Archive for October, 2007

Enabling Technology: Week of 10/21/07

Friday, October 26th, 2007

The Law of Mobility talks about value increasing with mobility. The impact of this law is being felt because the barriers to building mobility in are being obliterated week after week. Here are examples of technology advances enabling this to happen:

Full list here.

Indicators: Week of 10/21/07

Thursday, October 25th, 2007

More and more, the world around us reflects the growing assumption of the law of mobility. Each week we will track indicators of Mobility’s growing importance in our businesses, our lives, and our society:

Full list here.

Capturing the Power: Week of 10/21/07

Wednesday, October 24th, 2007

Mobility is a wonderful thing. As mobility gets built into all products and services, businesses need to learn how to both capture the power of mobility and manage the dangers introduced through mobility. Here are some examples of how the power of mobility is being applied to create competitive advantage:

Complete list here

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Now playing: Josh Bates – Altar of God

Managing the Danger: Week of 10/21/07

Tuesday, October 23rd, 2007

In order to be winners in the new mobile era, businesses will not only need to capture the power of mobility, but also manage the danger. Highlighted below are recent examples of the danger of mobility and how some firms are beginning to manage it:

Full list here.

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Now playing: Caedmon’s Call – Need Your Love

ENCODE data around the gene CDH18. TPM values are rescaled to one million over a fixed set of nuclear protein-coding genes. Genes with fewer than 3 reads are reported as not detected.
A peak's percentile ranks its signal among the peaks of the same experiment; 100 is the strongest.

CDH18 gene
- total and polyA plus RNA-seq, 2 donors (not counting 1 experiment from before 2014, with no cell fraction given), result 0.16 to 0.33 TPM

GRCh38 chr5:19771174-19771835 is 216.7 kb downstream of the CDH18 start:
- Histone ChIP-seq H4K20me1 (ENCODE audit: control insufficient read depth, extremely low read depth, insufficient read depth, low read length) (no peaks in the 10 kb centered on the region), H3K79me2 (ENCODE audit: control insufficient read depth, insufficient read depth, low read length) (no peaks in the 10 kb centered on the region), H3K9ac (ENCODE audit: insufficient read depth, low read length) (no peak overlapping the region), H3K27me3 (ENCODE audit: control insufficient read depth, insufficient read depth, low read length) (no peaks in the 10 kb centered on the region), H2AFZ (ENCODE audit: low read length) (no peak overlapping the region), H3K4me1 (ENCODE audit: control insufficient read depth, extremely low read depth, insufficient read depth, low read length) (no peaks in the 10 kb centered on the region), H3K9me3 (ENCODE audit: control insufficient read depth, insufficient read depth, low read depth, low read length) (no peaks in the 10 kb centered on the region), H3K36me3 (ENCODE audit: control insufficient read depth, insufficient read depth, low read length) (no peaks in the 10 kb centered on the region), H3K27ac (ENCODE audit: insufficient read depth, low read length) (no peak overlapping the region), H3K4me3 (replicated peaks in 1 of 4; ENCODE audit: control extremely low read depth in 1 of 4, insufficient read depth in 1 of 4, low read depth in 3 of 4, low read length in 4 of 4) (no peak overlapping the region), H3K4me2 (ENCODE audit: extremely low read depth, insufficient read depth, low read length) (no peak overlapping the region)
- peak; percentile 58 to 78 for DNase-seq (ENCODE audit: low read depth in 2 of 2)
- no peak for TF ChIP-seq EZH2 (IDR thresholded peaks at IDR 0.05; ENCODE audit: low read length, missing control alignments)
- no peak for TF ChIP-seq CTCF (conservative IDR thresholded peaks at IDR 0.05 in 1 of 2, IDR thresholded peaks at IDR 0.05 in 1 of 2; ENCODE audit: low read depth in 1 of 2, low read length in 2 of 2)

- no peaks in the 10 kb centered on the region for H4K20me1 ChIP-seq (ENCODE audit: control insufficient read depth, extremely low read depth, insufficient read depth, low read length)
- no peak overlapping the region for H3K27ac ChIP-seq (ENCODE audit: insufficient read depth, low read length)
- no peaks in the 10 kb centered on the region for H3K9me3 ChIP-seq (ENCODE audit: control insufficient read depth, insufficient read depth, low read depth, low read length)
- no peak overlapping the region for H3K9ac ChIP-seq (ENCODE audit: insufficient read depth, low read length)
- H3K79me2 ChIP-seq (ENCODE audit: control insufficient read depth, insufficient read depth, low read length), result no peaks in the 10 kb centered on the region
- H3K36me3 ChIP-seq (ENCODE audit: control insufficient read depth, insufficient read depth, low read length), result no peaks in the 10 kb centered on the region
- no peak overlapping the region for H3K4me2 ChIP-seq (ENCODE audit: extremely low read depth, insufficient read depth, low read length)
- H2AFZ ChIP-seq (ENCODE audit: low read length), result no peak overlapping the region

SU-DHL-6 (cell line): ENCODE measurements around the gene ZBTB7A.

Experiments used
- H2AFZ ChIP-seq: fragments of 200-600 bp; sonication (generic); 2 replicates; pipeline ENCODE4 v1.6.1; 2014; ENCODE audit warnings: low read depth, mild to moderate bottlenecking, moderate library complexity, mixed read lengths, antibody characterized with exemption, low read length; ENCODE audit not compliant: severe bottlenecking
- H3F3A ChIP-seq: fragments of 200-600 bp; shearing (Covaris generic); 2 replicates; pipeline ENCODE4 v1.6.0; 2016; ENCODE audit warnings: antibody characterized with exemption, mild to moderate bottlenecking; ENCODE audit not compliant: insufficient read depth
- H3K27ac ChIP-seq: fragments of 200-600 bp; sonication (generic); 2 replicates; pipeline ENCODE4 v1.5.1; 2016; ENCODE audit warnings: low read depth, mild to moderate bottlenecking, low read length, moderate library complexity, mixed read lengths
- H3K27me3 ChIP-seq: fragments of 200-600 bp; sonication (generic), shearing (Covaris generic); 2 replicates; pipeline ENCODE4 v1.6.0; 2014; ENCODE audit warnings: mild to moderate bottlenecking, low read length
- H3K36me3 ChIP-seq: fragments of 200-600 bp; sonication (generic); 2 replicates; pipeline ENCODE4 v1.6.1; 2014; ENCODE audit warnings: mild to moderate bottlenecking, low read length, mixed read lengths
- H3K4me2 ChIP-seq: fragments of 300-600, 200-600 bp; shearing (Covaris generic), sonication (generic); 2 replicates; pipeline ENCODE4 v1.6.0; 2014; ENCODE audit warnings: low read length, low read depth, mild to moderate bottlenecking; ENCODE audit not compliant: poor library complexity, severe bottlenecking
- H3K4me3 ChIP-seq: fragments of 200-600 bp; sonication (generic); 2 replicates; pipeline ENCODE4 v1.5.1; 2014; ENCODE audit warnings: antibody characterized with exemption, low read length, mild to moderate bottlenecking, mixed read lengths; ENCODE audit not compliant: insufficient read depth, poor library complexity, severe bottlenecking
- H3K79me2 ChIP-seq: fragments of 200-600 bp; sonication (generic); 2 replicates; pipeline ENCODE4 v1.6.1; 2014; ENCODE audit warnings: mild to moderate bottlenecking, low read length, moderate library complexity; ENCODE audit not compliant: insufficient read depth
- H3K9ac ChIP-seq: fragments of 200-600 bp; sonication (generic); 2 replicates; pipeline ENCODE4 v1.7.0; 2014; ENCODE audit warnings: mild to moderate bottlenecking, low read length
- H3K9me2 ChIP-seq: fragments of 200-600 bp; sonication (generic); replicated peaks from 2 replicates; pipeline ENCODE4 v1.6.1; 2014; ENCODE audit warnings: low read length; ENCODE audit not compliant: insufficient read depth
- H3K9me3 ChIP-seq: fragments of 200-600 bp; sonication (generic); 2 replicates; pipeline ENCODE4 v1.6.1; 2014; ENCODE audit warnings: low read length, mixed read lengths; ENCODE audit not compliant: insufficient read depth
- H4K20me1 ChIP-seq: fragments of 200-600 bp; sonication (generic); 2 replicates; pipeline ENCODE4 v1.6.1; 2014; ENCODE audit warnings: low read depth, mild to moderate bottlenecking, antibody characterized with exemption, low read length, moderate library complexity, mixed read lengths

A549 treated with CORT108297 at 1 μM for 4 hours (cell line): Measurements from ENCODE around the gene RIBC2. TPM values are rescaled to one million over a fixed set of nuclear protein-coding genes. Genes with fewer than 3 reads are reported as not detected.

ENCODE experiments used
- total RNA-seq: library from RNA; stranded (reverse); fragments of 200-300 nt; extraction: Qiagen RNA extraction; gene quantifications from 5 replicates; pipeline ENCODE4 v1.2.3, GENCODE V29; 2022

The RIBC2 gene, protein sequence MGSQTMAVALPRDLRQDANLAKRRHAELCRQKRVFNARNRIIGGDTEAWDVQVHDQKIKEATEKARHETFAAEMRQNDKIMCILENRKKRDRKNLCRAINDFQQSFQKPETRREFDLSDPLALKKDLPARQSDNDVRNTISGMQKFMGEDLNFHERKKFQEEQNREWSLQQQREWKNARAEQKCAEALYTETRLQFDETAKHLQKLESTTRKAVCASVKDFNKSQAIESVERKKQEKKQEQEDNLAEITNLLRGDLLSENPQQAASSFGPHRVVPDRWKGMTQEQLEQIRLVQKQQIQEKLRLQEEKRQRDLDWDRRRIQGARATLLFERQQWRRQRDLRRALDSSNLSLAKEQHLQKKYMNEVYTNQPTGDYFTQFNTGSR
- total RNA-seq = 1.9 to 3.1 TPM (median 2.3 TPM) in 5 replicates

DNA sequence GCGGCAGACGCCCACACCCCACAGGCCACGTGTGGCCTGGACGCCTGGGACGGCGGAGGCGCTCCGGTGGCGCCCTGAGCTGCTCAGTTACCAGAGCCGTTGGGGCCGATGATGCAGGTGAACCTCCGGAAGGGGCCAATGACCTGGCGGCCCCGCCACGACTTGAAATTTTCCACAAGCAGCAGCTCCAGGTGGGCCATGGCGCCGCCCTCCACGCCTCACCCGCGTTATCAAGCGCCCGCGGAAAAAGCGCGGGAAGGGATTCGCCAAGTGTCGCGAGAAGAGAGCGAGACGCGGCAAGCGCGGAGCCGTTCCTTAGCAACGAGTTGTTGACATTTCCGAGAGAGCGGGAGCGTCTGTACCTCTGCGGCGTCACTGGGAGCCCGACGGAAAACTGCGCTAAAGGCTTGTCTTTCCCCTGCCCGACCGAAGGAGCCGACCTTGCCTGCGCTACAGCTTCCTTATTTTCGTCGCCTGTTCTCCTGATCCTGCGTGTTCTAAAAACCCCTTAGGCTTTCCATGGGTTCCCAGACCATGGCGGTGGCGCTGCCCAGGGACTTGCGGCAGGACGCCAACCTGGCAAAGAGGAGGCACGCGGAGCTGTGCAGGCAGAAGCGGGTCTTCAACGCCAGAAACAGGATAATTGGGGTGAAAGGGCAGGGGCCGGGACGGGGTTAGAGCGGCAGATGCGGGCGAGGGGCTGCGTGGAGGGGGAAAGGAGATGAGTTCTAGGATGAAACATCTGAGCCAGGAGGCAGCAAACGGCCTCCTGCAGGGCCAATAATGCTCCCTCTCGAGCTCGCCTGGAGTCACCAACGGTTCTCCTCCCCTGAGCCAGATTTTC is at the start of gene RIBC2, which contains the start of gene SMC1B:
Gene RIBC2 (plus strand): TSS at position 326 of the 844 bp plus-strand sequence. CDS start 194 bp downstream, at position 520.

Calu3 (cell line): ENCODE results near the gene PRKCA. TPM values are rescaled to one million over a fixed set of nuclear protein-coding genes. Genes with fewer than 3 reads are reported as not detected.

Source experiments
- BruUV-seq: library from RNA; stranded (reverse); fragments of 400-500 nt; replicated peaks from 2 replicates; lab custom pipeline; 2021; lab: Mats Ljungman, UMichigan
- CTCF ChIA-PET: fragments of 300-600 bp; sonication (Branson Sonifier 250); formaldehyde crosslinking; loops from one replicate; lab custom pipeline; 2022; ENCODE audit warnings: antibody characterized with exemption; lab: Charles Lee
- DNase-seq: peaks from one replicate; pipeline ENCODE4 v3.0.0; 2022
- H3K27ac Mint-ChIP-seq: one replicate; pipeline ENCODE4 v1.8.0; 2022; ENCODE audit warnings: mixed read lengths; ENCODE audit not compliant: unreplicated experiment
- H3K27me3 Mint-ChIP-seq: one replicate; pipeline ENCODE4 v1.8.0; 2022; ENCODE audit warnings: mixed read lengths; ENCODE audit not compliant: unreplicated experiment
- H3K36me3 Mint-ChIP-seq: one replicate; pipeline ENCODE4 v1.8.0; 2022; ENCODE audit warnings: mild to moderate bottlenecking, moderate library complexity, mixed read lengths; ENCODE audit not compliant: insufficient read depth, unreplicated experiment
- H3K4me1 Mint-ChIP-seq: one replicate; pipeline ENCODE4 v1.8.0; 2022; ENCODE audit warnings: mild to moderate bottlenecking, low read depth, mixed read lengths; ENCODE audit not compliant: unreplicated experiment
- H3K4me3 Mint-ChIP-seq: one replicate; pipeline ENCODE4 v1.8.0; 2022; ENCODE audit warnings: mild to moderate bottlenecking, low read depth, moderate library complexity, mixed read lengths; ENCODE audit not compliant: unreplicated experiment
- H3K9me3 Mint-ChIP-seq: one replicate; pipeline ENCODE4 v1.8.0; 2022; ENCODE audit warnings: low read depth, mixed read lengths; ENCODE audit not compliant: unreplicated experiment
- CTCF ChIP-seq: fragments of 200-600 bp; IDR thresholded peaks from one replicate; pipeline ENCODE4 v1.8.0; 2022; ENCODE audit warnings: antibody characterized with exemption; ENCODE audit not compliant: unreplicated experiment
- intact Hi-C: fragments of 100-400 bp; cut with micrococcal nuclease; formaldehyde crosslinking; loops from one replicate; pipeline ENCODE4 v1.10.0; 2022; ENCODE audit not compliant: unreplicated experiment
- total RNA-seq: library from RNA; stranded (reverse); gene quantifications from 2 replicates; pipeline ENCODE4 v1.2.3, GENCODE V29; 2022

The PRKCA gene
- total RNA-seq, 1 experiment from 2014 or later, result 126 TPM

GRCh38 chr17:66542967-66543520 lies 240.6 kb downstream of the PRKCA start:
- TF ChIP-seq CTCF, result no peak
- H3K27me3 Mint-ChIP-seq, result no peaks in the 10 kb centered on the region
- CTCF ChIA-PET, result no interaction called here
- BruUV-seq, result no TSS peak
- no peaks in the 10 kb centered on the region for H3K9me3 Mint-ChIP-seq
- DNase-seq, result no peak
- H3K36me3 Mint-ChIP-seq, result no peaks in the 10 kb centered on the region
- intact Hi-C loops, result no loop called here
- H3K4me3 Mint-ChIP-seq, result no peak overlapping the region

Top 10 Amazon Rankings

Monday, October 22nd, 2007

The Power of Mobility cracked the top 10 today at Amazon.com in three categories:

#5 in Books > Computers & Internet > Business & Culture > Manager’s Guides to Computing
#7 in Books > Professional & Technical > Engineering > Telecommunications
#8 in Books > Business & Investing > Industries & Professions > MIS

Thanks everyone!

GaGaGooogle on the Law of Mobility

Monday, October 22nd, 2007

GaGaGooogle has an interesting set of posts [1,2,3,4] on Google’s Mobile Strategy and on “The Laws.” I took notice because part 4 of the series argues convincingly the Law of Mobility. I recommend reading the whole post, but here are some quotes from the series:

Today Google is a pure money machine. The company has done a phenomenal job maximizing ad revenues. They also know they need to think, plan and executive for the long term. …

As Eric Schmit puts it:

Mobile, mobile, mobile — it’s probably the most wide open space out there right now.”

Google has benefited from several universal “laws” and will continue to benefit from them. Let’s take a look:

First, Metcalfe’s Law – which states that the value of the Internet increases with the square of the number of nodes or end users on the Internet. … Anyway, Google benefits since more people continue to connect and ultimately use Google’s search and other products. And the fact that their products are free and intuitive, only adds to their growth.

Second , Moore’s law – which states that every 18 months processing power (and chip density) double while the cost is cut in half. Google benefits in many ways because they can add more storage and processing power to their network for less money (also using less storage/rack space in their data centers). Simply put, their data centers are getting smaller (physical size) yet their capacity is growing.

Moore’s law also applies to handheld devices, which Google will leverage for it’s Gphone. The mobile revolution we are about to see is a result of Moore’s law. But there is also a third law that ties nicely into Google’s Mobile Strategy: the Law of Mobility.

The law states that the value of any product or service increases with its mobility, where the value of mobility is realized as availability and contextual relevance. From Russ McGuire’s (he coined the term) book The Power of Mobility:

… Bottom line for Google: More profit.

Mobile advertising will be twice as profitable as landline/PC-based ads. …

Erick Schmidt:

“[Mobile] ads are twice as profitable or more as non mobile ads because they are more personable” Bingo! Speaking of their KDDI partnership in Japan at the D conference.